ES, SHE DARED not do anything else, and scraped together as much money as he thought he could carry in his bag. He then set out for home with the ground-rent, but as soon as he was gone the devil came home. When he heard that the youngster had gone off with his bag full of money, he first of all gave his mother a hiding, and then he started after him, thinking he would soon overtake him.
He soon came up to him, for he had nothing to carry, and now and then he used his wings; but the youngster had, of course, to keep to the ground with his heavy bag. Just as the devil was at his heels, he began to jump and run as fast as he could. He kept his club behind him to keep the devil off, and thus they went along, the youngster holding the handle and the devil trying to catch hold of the other end of it, till they came to a deep valley. There the youngster made a jump across from the top of one hill to the other, and the devil was in such a hurry to follow him that he ran his head against the club and fell down into the valley and broke his leg, and there he lay.
"There is the ground-rent," said the youngster when he came to the palace, and threw the bag with the money to the king with such a crash that you could hear it all over the hall.
The king thanked him, and appeared to be well pleased, and promised him good pay and leave of absence if he wished it, but the youngster wanted only more work.
"What shall I do now?" he said.
As soon as the king had had time to consider, he told him that he must go to the hill-troll, who had taken his grandfather's sword. The troll had a castle by the sea, where no one dared to go.
The youngster put some cartloads of food into his bag and set out again. He travelled both long and far, over woods and hills and wild moors, till he came to the big mountains where the troll, who had taken the sword of the king's grandfather, was living.
But the troll seldom came out in the open air, and the mountain was well closed, so the youngster was not man enough to get inside.
So he joined a gang of quarrymen who were living at a farm on top of the hill, and who were quarrying stones in the hills about there. They had never had such help before, for he broke and hammered away at the rocks till the mountain cracked, and big stones of the size of a house rolled down the hill. But when he rested to get his dinner, for which he was going to have one of the cartloads in his bag, he found it was all eaten up.
"I have generally a good appetite myself," said the youngster; "but the one who has been here can do a trifle more than I, for he has eaten all the bones as well."
Thus the first day passed; and he fared no better the second. On the third day he set out to break stones again, taking with him the third load of food, but he lay down behind the bag and pretended to be asleep. All of a sudden, a troll with seven heads came out of the mountain and began to eat his food.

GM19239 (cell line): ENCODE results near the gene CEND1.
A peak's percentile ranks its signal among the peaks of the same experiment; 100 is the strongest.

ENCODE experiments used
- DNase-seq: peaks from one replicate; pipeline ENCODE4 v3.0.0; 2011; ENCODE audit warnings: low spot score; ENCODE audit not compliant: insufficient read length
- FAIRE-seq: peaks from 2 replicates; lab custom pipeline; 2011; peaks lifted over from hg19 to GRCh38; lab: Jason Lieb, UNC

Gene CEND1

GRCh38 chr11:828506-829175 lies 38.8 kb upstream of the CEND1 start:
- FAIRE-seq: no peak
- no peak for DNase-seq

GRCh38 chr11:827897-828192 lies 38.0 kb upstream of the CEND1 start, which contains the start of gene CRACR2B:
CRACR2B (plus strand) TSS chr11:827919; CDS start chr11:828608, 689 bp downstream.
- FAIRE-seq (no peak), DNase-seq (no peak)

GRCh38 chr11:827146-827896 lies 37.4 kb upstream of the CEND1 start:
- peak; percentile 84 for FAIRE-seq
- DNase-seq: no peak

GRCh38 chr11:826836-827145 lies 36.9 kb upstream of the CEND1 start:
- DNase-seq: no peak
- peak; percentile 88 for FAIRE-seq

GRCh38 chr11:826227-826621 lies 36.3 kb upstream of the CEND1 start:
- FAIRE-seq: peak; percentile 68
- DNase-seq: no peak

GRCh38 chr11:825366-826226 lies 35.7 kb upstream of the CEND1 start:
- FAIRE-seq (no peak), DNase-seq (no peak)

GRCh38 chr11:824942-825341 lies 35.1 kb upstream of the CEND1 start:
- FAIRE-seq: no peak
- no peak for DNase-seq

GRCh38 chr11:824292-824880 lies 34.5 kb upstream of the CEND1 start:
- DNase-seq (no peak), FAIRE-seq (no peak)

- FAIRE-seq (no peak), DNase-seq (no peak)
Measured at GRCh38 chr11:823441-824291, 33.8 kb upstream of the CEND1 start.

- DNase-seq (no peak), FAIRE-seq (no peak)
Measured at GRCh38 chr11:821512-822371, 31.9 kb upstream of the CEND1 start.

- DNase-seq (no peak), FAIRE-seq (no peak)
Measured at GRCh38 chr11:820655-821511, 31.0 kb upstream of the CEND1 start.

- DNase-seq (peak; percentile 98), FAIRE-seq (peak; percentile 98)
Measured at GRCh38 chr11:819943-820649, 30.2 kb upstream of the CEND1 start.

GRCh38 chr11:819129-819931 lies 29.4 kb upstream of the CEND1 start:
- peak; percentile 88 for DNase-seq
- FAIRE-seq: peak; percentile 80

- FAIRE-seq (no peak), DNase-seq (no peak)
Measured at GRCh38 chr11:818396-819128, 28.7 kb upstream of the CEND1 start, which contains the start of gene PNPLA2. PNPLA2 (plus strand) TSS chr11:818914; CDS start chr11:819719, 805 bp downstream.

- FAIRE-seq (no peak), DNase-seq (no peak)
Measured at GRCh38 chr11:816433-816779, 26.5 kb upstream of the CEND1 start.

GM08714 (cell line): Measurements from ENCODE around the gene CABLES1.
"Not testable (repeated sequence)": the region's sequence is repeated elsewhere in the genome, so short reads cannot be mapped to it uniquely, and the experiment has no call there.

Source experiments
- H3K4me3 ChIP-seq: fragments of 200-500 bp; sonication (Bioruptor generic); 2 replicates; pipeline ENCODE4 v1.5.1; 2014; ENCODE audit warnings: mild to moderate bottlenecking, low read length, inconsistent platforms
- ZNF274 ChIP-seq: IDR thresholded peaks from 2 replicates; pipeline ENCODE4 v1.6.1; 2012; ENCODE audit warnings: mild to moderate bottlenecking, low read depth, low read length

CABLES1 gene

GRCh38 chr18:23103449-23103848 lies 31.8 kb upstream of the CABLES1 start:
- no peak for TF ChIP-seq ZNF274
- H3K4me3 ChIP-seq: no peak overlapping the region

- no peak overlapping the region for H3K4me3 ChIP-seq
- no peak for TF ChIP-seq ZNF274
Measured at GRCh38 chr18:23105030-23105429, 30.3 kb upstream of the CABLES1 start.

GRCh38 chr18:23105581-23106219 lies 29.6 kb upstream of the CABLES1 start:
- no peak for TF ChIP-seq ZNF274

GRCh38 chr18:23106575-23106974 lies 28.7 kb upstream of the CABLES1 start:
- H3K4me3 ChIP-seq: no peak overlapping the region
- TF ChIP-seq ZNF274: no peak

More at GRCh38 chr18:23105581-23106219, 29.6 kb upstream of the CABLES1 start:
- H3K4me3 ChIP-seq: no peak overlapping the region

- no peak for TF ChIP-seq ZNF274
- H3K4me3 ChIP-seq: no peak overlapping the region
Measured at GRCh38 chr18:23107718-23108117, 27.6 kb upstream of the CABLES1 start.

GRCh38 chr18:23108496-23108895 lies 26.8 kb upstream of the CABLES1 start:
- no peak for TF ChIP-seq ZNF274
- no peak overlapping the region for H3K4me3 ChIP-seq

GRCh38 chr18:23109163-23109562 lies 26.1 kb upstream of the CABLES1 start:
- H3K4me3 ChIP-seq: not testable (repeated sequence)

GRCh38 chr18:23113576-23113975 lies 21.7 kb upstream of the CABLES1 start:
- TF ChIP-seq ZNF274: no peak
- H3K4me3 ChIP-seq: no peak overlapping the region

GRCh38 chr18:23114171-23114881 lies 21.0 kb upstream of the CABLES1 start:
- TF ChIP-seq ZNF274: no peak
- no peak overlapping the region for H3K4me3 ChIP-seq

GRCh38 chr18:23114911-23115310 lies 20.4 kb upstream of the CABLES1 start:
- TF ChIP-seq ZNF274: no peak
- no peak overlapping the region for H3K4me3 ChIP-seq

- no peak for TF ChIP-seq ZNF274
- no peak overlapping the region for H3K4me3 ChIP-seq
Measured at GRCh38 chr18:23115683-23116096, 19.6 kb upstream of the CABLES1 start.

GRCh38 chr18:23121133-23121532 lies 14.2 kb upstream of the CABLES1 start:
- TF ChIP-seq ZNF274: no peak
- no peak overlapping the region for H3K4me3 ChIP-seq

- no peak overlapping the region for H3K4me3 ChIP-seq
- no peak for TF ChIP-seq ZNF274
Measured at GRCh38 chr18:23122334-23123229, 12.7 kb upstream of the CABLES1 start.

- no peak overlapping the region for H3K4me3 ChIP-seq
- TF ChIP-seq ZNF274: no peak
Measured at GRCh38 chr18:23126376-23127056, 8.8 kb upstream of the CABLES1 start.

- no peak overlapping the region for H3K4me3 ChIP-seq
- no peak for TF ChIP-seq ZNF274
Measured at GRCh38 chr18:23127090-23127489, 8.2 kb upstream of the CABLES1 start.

"It's all ready for me here, and I will eat," said the troll.
"We will see about that," said the youngster, and hit the troll with his club, so the heads rolled down the hill.
So he went into the mountain which the troll had come out of, and in there stood a horse eating out of a barrel of glowing cinders, and behind it stood a barrel of oats.
"Why don't you eat out of the barrel of oats?" asked the youngster.
"Because I cannot turn round," said the horse.
"But I will soon turn you round," said the youngster.
"Rather cut my head off," said the horse.
So he cut its head off, and the horse turned into a fine handsome fellow. He said he had been bewitched, and taken into the mountain and turned into a horse by the troll. He then helped the youngster to find the sword, which the troll had hidden at the bottom of the bed, and in the bed lay the old mother of the troll, asleep and snoring hard.
So they set out for home by water, but when they had got some distance out to sea the old mother came after them. As she could not overtake them, she lay down and began to drink the sea, and she drank till the water fell; but she could not drink the sea dry, and so she burst.
When they came to land, the youngster sent word that the king must come and fetch the sword. He sent four horses, but no, they could not move it; he sent eight, and he sent twelve; but the sword remained where it was. They were not able to stir it from the spot. But the youngster took it and carried it up to the palace alone.
The king could not believe his eyes when he saw the youngster back again. He appeared, however, to be pleased to see him, and promised him land and riches. When the youngster wanted more work, the king said he might set out for an enchanted castle he had, where no one dared to live, and he would have to stop there till he had built a bridge over the sound, so that people could get across to the castle.
If he was able to do this he would reward him handsomely, yes, he would even give him his daughter in marriage, said he.
"Well, I think I can do it," said the youngster.
No one had ever got away alive; those who had got as far as the castle, lay there killed and torn to pieces as small as barley, and the king thought he should never see him any more if he would go thither.